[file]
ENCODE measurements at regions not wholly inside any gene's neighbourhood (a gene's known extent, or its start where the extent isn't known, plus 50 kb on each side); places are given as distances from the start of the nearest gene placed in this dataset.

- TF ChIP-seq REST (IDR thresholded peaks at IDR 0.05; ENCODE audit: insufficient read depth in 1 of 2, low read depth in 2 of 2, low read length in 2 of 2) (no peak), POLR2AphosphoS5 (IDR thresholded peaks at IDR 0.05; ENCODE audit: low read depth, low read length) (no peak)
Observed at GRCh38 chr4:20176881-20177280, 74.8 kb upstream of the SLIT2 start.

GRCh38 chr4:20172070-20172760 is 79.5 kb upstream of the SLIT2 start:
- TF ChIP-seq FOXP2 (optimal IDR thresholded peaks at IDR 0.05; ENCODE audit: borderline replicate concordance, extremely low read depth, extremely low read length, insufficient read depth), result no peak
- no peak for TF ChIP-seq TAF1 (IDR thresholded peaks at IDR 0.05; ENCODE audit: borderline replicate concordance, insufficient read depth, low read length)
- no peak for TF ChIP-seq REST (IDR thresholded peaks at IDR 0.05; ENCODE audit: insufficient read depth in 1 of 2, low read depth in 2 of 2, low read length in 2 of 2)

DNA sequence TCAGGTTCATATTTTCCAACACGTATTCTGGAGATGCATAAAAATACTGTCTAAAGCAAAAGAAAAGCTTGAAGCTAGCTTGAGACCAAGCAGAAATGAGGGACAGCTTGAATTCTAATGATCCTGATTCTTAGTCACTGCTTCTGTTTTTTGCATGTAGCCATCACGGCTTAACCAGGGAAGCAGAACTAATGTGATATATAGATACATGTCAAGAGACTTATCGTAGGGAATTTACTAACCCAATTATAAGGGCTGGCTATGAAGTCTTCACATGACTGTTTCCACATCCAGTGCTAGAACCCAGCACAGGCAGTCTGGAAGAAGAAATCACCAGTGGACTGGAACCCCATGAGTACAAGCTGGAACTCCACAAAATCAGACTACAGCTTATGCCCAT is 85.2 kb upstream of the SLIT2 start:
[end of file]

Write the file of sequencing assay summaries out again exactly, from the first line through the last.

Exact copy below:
ENCODE measurements at regions not wholly inside any gene's neighbourhood (a gene's known extent, or its start where the extent isn't known, plus 50 kb on each side); places are given as distances from the start of the nearest gene placed in this dataset.

- TF ChIP-seq REST (IDR thresholded peaks at IDR 0.05; ENCODE audit: insufficient read depth in 1 of 2, low read depth in 2 of 2, low read length in 2 of 2) (no peak), POLR2AphosphoS5 (IDR thresholded peaks at IDR 0.05; ENCODE audit: low read depth, low read length) (no peak)
Observed at GRCh38 chr4:20176881-20177280, 74.8 kb upstream of the SLIT2 start.

GRCh38 chr4:20172070-20172760 is 79.5 kb upstream of the SLIT2 start:
- TF ChIP-seq FOXP2 (optimal IDR thresholded peaks at IDR 0.05; ENCODE audit: borderline replicate concordance, extremely low read depth, extremely low read length, insufficient read depth), result no peak
- no peak for TF ChIP-seq TAF1 (IDR thresholded peaks at IDR 0.05; ENCODE audit: borderline replicate concordance, insufficient read depth, low read length)
- no peak for TF ChIP-seq REST (IDR thresholded peaks at IDR 0.05; ENCODE audit: insufficient read depth in 1 of 2, low read depth in 2 of 2, low read length in 2 of 2)

DNA sequence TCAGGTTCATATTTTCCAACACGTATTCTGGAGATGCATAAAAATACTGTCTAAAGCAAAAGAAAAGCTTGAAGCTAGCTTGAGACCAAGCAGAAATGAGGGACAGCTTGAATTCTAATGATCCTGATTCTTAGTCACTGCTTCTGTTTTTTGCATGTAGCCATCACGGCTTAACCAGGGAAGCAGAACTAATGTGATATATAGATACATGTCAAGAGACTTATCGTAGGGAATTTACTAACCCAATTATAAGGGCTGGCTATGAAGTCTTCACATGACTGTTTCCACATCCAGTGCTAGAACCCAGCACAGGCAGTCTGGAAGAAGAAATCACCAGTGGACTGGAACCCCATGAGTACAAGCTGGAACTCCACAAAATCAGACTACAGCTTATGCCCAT is 85.2 kb upstream of the SLIT2 start: